Lemon Juice

Ways To Use Tahini

January 6, 2021

Tahini, a roasted sesame seed paste, is the key ingredient in hummus recipes, but you can also use tahini these ways:

Nut-Free Peanut Sauce
Combine with soy sauce, lime juice, brown sugar, and crushed red pepper. Check labels to be certain that your tahini is nut-free.

Veggie Burgers
Add a spoonful to help bind bean or lentil burger mixture together instead of using an egg.

Oatmeal
Drizzle over a bowl of oatmeal topped with sliced bananas, a dollop of yogurt, and maple syrup.

Dressing
Stir together with lemon juice, olive oil, and minced garlic as a dressing for salads or grain bowls.

Brownies
Swirl into a pan of brownie batter before baking to balance the sweetness of the chocolate.

©Tiny New York Kitchen © 2021 All Rights Reserved

Tabouli

May 14, 2020

Tabouli (.تبولة‎ also tabbouleh, tabouleh, tabbouli, taboulah) is a Levantine vegetarian dish made mostly of finely chopped parsley with tomatoes, mint, onions, bulgur (that is soaked not cooked), and seasoned with olive oil, lemon juice, salt, and sweet pepper. Some variations add cucumbers, lettuce, or use semolina instead of bulgur. Tabouli is traditionally served as part of a mezze (small dishes served as appetizers) in the Arab world, but its popularity has grown tremendously in Western cultures.

Originally from the mountains of Lebanon and Syria, tabouli has become one of the most popular salads in the Middle East. The wheat variety salamouni was cultivated in the Beqaa Valley region in Lebanon and was considered, in the mid-19th century) as well-suited for making bulgur, a basic ingredient of tabouli.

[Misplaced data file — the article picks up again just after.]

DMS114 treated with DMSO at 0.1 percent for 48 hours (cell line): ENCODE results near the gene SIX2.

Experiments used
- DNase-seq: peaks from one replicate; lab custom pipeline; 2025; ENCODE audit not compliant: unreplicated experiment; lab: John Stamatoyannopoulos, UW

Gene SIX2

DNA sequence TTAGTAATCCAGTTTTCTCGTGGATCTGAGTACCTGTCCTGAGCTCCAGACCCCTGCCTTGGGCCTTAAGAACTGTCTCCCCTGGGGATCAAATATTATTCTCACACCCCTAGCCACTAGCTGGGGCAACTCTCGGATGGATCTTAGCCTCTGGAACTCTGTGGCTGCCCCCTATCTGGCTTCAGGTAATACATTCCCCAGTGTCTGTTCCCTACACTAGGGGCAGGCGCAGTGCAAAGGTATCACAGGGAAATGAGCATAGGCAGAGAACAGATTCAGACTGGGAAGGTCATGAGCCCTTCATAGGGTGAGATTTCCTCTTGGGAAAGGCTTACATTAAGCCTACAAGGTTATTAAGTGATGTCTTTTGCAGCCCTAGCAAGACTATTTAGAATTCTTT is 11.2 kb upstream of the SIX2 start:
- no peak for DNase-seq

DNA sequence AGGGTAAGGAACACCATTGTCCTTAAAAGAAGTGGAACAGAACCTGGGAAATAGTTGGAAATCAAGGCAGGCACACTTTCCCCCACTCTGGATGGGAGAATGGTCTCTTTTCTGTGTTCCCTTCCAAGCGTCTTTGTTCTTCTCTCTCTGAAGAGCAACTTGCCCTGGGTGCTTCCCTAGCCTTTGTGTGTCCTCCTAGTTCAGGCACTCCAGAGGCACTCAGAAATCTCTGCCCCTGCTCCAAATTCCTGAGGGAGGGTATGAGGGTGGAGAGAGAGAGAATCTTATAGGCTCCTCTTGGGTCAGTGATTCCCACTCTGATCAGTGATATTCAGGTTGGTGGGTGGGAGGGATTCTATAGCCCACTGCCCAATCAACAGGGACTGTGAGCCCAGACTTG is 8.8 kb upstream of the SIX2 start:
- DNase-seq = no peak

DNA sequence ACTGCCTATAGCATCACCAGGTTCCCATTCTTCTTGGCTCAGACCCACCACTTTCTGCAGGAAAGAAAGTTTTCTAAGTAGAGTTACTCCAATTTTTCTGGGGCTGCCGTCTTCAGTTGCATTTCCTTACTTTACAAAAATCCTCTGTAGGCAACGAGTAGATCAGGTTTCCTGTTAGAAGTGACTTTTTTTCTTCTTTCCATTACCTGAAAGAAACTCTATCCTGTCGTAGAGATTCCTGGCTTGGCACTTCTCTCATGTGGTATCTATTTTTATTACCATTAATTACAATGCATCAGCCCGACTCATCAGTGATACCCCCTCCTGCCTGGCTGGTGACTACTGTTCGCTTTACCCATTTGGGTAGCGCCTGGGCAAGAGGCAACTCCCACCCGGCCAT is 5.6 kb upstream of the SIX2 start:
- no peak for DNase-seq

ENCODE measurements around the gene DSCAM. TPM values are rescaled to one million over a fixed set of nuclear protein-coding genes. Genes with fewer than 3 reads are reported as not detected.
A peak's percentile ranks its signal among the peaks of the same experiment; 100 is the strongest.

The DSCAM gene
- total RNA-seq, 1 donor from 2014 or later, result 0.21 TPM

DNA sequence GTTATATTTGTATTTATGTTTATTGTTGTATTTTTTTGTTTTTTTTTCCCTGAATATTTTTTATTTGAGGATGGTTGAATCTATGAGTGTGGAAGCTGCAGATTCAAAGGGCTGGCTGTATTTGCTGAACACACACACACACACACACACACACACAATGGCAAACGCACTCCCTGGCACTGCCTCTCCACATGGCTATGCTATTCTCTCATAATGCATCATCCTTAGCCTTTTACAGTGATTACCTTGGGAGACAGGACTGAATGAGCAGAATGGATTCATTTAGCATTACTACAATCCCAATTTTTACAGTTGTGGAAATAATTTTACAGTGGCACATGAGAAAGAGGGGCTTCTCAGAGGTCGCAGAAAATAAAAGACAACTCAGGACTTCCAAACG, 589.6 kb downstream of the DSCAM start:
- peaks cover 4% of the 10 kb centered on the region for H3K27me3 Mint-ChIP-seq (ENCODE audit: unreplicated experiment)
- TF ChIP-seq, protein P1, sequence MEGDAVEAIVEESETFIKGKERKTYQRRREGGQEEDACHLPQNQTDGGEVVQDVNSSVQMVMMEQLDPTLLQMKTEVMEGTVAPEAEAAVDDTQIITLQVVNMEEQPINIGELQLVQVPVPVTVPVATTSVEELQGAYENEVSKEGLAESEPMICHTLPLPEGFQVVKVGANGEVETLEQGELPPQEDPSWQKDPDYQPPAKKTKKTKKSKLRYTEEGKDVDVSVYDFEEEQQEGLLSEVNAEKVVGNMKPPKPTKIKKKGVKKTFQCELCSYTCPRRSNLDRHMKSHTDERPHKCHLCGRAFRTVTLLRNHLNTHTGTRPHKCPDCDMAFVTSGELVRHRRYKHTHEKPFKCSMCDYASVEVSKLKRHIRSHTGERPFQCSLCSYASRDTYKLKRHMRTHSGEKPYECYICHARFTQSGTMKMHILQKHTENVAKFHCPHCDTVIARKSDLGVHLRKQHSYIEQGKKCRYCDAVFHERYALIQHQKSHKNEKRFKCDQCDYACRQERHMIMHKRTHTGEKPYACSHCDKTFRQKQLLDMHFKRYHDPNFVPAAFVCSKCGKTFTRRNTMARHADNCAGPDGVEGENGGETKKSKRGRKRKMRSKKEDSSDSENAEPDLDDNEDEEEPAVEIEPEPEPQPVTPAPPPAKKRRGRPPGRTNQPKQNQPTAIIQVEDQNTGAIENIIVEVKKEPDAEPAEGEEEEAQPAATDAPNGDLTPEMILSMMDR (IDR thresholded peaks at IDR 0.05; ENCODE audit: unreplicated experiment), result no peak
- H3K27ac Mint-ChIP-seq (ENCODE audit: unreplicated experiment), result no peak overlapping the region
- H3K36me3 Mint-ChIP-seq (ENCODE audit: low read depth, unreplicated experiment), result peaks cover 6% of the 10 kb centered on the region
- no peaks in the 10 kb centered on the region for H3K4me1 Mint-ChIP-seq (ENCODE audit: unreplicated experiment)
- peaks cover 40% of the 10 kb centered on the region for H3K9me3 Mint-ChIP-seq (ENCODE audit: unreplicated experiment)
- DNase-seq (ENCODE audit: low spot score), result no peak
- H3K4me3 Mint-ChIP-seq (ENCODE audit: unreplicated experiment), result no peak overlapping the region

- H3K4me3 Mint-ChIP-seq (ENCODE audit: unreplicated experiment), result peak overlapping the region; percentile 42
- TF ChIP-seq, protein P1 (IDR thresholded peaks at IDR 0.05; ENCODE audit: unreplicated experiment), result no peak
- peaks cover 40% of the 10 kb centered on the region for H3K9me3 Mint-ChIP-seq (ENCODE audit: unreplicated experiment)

In the Middle East, particularly Syria, Lebanon, Palestine, Jordan, Egypt, and Iraq, it is usually served as part of a meze. The Syrian and the Lebanese use more parsley than bulgur wheat in their dish. A Turkish variation of the dish known as kisir and a similar Armenian dish known as eetch use far more bulgur than parsley. Another ancient variant is called terchots. In Cyprus, where the dish was introduced by the Lebanese, it is known as tambouli. In the Dominican Republic, a local version introduced by Syrian and Lebanese immigrants is called Tipile.

“Work With What You Got!”

©Tiny New York Kitchen © 2020 All Rights Reserved

Basic Ingredient Swaps

April 30, 2020

Have you ever found yourself making a recipe and realize that you don’t have an ingredient that it’s calling for? Here are a few ingredient alternatives that you might have on hand instead.